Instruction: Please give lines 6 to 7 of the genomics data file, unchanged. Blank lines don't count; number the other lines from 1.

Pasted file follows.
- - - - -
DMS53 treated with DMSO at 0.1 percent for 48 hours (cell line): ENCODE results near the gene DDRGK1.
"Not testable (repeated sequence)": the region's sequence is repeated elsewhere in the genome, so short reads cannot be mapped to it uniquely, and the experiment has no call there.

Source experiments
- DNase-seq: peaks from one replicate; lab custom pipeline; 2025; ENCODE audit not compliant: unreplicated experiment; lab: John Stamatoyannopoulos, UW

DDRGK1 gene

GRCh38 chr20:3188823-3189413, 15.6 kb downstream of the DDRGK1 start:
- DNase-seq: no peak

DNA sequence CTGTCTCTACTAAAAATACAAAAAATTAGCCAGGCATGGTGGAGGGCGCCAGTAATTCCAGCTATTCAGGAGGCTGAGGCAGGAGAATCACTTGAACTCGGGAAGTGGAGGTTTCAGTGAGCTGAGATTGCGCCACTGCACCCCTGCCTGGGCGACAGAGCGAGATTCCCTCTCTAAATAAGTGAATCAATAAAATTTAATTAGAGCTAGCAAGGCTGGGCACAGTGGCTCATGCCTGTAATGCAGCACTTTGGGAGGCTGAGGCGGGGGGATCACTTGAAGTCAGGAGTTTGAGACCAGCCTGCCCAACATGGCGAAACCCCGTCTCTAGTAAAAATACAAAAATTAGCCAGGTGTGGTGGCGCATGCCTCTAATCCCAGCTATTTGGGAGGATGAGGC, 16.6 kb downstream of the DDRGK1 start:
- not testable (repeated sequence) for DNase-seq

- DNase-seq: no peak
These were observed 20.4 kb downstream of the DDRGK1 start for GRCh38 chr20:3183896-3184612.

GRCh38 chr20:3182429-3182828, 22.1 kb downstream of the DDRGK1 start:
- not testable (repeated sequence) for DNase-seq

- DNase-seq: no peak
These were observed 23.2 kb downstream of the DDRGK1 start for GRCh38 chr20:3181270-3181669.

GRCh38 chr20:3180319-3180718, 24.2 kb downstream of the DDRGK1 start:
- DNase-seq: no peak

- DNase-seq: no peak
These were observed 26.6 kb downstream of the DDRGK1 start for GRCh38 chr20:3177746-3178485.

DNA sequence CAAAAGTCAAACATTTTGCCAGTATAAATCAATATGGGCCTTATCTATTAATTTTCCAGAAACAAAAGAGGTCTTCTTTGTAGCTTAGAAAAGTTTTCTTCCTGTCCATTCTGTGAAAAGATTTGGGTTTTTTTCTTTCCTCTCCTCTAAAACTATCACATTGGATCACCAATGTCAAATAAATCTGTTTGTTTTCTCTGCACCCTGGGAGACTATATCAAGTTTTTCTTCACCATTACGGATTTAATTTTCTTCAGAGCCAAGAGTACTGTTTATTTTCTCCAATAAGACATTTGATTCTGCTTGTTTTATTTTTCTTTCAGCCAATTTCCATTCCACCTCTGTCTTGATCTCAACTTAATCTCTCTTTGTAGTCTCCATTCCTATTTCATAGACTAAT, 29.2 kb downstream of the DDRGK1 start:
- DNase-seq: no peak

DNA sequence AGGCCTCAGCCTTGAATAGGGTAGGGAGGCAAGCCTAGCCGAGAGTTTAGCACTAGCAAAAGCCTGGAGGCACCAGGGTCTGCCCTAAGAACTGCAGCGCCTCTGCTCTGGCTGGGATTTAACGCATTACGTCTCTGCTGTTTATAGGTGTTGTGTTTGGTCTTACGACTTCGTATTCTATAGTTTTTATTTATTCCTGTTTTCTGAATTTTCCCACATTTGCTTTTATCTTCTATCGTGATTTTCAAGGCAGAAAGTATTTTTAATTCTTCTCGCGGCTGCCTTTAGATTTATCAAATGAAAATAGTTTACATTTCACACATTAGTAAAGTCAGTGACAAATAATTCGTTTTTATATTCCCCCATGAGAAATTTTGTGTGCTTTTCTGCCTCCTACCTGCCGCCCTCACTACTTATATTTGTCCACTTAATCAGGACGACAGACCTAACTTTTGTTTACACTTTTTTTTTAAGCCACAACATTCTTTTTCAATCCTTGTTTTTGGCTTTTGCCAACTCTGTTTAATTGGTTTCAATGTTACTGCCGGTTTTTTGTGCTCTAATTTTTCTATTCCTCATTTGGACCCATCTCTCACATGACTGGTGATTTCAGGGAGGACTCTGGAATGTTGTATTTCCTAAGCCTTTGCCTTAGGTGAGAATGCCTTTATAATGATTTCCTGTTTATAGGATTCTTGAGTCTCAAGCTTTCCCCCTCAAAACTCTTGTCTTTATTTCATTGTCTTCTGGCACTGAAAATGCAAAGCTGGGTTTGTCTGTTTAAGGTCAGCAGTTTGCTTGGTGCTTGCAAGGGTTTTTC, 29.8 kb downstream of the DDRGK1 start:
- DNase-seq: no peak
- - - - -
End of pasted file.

GRCh38 chr20:3188823-3189413, 15.6 kb downstream of the DDRGK1 start:
- DNase-seq: no peak